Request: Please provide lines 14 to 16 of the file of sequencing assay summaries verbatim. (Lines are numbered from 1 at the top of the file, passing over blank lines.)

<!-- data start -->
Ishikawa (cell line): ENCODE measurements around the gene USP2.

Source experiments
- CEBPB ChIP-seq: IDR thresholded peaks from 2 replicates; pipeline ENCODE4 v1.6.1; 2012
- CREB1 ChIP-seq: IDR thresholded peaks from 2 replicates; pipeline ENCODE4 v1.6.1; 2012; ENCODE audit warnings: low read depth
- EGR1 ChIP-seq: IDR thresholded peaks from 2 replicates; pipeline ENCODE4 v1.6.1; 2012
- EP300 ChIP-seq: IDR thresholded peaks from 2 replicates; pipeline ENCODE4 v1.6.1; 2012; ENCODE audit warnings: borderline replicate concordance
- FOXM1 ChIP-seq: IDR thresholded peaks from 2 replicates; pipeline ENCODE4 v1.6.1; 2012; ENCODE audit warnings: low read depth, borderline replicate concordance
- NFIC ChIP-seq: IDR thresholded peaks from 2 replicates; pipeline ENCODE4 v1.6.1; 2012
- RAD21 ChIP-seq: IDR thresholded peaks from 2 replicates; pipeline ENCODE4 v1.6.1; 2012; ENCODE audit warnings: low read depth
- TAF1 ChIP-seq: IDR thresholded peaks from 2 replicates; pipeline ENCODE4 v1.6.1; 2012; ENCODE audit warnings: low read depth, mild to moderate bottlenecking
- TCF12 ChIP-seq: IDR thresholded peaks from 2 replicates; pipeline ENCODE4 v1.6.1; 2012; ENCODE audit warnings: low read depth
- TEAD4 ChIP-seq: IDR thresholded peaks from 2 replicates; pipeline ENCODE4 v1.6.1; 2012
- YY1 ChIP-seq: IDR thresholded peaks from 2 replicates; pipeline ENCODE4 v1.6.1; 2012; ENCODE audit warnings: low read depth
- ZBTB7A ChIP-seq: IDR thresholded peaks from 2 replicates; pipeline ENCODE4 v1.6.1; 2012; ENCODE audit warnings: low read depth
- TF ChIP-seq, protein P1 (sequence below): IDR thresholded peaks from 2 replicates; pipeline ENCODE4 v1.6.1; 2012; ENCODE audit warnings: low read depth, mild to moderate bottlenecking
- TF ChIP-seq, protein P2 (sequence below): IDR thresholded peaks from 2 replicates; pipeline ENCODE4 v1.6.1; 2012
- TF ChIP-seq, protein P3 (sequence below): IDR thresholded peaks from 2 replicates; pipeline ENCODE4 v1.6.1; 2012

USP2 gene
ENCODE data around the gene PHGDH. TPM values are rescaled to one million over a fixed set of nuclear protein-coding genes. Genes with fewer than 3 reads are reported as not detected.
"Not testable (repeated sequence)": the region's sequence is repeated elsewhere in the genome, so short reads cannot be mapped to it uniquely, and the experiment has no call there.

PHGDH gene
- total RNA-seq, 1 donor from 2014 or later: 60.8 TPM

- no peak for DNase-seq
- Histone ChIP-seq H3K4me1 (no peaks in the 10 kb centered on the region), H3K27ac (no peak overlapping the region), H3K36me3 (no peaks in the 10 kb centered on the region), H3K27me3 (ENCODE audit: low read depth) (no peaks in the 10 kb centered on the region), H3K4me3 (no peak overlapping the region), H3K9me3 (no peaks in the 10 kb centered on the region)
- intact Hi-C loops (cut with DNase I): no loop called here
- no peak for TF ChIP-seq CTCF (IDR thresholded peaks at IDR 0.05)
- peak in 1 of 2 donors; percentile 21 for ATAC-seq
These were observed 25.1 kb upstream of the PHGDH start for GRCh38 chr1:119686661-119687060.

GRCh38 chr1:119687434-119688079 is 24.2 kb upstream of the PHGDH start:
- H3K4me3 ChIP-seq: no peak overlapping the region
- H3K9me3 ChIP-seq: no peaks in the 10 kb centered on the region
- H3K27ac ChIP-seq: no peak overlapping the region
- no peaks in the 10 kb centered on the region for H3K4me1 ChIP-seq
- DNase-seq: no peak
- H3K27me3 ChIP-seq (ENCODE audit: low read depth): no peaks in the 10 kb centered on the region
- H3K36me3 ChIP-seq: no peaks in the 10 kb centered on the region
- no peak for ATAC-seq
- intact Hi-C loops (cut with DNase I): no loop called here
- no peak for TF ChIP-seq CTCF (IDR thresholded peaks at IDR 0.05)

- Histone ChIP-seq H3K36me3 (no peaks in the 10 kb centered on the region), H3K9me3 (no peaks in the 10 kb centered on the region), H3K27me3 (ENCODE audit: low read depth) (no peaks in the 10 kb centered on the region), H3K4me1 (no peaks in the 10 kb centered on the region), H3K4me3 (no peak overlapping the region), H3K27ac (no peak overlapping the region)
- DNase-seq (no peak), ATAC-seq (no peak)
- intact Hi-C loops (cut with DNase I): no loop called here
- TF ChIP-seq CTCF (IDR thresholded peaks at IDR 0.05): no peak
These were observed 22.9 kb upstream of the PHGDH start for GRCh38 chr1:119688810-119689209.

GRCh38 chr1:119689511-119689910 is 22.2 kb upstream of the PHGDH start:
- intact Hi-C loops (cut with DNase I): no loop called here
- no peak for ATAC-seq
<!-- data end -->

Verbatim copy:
- ZBTB7A ChIP-seq: IDR thresholded peaks from 2 replicates; pipeline ENCODE4 v1.6.1; 2012; ENCODE audit warnings: low read depth
- TF ChIP-seq, protein P1 (sequence below): IDR thresholded peaks from 2 replicates; pipeline ENCODE4 v1.6.1; 2012; ENCODE audit warnings: low read depth, mild to moderate bottlenecking
- TF ChIP-seq, protein P2 (sequence below): IDR thresholded peaks from 2 replicates; pipeline ENCODE4 v1.6.1; 2012